GUIDE TO THE STOCK MARKET

The Failed Gold Corner (1869)

This used to be the only engine before the rise of the railroad.

This used to be the only engine before the rise of the railroad.

This corner is very different from what I have taught you so far, because it deals with a major commodity — gold. To understand this corner, here is the relationship of gold to money in a nutshell. Money used to be financially guaranteed by gold through the gold standard. The advantages of the gold standard were that it imposed a common standard of value for all currencies and imposed economic discipline on countries. This meant that countries would horde gold and only a limited amount was allowed to float for industrial purposes, like jewelry. But the gold standard caused as many problems as it solved. Nations could not protect their industries from foreign competition through import or export restrictions, the growth of a nation’s money supply was restricted by its gold stock, and governments were limited in their ability to respond to economic crisis such as rapid unemployment.

Remember that this was the time that the problem of trading goods and services with other companies issuing different currencies was solved by using gold as an international standard of value. During the 17th and 18th centuries, major trading nations in Western Europe made their currencies freely convertible into gold. Gold bullion could be exported and imported from one country to another without significant restriction, and each unit of currency was defined in terms of grains of fine gold. Nations adopting the gold standard agreed to exchange paper money or coins for gold bullion in unlimited amounts at predetermined prices. Gold was too heavy to transport, so this system had its own problems.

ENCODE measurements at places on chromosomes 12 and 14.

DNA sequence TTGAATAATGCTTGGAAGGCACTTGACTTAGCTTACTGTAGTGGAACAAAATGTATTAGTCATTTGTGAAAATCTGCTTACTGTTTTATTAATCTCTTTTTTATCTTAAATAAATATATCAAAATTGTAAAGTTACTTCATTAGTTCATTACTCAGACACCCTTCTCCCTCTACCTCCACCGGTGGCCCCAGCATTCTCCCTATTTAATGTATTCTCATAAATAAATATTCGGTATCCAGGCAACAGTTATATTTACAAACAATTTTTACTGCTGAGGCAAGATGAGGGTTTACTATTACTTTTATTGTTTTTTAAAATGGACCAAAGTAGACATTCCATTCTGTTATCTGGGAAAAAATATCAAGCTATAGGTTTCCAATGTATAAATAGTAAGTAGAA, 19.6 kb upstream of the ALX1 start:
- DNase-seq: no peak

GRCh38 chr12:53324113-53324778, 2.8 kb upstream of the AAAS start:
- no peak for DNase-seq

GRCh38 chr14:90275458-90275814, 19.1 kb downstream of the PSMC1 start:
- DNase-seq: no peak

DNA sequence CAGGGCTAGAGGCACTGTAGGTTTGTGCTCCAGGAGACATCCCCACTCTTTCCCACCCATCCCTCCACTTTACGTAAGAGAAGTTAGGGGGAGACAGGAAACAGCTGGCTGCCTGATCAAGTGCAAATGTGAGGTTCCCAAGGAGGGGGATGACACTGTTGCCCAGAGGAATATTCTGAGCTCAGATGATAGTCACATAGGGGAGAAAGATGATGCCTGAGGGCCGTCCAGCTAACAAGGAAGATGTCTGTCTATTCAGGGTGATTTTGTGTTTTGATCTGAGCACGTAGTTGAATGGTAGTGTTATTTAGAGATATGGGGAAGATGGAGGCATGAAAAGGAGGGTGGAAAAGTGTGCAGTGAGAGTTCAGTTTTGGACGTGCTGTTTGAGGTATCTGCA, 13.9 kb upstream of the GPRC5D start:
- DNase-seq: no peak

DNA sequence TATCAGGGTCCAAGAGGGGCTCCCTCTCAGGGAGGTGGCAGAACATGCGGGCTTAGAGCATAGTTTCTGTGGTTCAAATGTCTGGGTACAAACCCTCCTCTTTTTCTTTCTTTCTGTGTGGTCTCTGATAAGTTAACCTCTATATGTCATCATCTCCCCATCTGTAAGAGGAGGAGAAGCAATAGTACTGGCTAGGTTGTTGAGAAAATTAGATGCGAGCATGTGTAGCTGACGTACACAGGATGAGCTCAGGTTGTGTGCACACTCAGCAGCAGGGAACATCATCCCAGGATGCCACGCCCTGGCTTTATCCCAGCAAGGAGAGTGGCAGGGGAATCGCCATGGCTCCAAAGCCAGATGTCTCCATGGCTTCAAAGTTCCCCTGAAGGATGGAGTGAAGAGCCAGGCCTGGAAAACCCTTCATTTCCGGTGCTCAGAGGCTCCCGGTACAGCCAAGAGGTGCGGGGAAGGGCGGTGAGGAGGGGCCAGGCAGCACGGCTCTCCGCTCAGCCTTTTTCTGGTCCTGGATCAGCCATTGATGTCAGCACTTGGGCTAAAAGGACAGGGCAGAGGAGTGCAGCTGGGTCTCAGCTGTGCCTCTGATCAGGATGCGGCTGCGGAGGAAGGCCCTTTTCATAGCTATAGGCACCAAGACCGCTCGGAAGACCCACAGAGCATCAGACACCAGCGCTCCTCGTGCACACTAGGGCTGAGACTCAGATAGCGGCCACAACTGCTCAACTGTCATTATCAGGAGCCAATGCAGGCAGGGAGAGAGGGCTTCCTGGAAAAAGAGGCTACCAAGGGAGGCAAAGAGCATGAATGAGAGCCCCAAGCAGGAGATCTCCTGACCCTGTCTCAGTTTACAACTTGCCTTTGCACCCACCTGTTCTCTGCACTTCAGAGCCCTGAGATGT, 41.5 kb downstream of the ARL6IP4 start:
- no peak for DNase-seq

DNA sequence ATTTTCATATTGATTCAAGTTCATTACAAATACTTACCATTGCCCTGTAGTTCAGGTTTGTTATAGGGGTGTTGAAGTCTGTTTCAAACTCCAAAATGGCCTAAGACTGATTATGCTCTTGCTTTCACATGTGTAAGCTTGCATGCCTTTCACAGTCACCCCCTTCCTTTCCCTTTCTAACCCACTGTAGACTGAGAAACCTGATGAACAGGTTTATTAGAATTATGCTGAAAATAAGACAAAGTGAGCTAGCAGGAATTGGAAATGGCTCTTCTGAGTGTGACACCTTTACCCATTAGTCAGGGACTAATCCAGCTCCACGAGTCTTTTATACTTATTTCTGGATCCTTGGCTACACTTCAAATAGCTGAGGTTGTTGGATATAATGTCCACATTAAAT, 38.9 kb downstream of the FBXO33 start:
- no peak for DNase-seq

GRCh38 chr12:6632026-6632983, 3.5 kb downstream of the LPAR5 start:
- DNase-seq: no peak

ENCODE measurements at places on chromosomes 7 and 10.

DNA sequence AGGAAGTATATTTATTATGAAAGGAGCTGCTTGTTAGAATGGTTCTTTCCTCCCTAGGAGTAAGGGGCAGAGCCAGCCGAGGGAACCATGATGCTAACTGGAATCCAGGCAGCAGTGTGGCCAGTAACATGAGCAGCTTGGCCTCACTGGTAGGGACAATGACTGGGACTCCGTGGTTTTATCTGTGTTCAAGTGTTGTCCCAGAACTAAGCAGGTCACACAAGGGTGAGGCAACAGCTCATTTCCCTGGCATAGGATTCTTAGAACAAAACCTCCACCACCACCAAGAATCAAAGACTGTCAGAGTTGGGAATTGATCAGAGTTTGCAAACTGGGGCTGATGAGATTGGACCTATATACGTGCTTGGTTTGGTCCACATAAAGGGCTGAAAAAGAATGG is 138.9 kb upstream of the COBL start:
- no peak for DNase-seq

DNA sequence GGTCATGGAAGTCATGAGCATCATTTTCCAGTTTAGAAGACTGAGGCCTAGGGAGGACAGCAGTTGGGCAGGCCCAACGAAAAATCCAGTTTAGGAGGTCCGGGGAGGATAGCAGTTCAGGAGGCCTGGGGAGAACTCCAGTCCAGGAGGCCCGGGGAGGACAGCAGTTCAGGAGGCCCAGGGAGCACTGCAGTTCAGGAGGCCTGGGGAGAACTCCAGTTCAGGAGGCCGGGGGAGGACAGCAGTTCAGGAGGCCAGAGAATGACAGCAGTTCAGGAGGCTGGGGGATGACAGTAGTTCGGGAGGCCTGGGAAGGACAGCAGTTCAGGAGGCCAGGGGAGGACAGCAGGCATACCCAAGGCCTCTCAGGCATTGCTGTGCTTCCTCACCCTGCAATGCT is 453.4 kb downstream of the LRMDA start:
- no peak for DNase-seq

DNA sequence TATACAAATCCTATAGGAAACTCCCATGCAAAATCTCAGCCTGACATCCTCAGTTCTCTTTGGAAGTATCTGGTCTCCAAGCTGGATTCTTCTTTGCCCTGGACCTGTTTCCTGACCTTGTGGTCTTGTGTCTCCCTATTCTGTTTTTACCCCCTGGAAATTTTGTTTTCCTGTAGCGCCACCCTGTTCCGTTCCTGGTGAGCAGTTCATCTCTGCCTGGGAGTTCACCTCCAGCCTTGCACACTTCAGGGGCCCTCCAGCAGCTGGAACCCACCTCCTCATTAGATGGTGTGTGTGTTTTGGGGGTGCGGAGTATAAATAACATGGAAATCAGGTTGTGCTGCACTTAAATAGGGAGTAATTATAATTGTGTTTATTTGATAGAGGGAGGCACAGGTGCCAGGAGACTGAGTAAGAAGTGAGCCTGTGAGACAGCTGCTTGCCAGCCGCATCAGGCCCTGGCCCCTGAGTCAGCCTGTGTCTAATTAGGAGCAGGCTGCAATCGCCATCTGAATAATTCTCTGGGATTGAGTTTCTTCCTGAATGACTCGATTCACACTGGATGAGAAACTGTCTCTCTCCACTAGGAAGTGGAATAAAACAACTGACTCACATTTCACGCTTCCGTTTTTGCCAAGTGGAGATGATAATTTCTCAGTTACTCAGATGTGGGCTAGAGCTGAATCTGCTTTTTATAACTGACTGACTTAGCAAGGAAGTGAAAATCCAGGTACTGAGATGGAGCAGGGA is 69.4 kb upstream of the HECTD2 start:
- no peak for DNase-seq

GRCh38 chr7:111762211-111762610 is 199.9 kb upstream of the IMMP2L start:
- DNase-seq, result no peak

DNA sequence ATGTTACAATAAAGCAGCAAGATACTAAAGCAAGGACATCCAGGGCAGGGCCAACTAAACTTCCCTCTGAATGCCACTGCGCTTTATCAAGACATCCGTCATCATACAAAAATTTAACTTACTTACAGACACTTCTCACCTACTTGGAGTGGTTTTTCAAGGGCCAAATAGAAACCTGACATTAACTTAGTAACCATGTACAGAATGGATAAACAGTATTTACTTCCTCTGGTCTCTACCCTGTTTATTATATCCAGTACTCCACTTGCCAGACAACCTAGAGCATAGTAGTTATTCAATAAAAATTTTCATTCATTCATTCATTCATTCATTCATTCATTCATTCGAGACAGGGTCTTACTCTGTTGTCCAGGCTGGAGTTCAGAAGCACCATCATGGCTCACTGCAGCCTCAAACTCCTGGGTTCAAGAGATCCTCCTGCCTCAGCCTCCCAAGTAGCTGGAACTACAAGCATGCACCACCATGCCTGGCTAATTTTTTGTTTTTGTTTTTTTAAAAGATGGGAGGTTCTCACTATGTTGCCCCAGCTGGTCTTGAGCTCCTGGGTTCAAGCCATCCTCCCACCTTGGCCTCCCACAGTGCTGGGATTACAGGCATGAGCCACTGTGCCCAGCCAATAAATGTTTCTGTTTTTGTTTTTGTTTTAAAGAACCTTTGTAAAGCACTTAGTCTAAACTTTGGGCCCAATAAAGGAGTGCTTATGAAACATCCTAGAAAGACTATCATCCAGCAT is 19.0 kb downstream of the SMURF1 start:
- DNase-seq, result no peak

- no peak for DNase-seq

The Gold Exchange Standard

The gold exchange standard adopted in the 1800’s allowed a country’s currency to be directly converted into foreign currencies. The economic chaos of the worldwide Great Depression in the 1930’s caused the gold exchange standard to collapse and the modified exchange standard known as the Bretton Woods System was developed under the control of an international lender of last resort called the International Monetary Fund (IMF) that linked all world currencies to gold and the U.S. Dollar. Foreign governments and investors began to lose confidence in the ability of U.S. policymakers to control the U.S. economy and inflation in the 1960’s, and this resulted in the collapse of the Bretton Woods System.

In 1971, President Richard Nixon finally dismantled the failing Bretton Woods System and the world adopted the managed floating currency standard. Today, all world monies are fiat currencies, which means a country’s coins and paper are not backed by a commodity like gold. When you stop and think about the fact that all money is a universal mechanism of exchange of goods and services, it never really made any sense at all to back a currency with a commodity like gold or silver.
In 1868, the federal government held around $75 million in gold reserves and the whole floating gold supply was about $20 million. Jay Gould knew that if he could buy up the float, the gold price would soar to where he could sell it at a high price. Gould conspired with Abel Corbin, the brother-in-law of President Grant, to influence the government’s policy on gold. Abel continually lobbied Grant to influence government policy on gold — a sensitive subject, because gold also anchored the U.S. dollar’s value at the time. The flaw of the gold standard and Bretton Woods System was that politicians failed to recognize that money is nothing more than a common medium of exchange of goods and services and, as such, does not and should not have any inherent value in itself.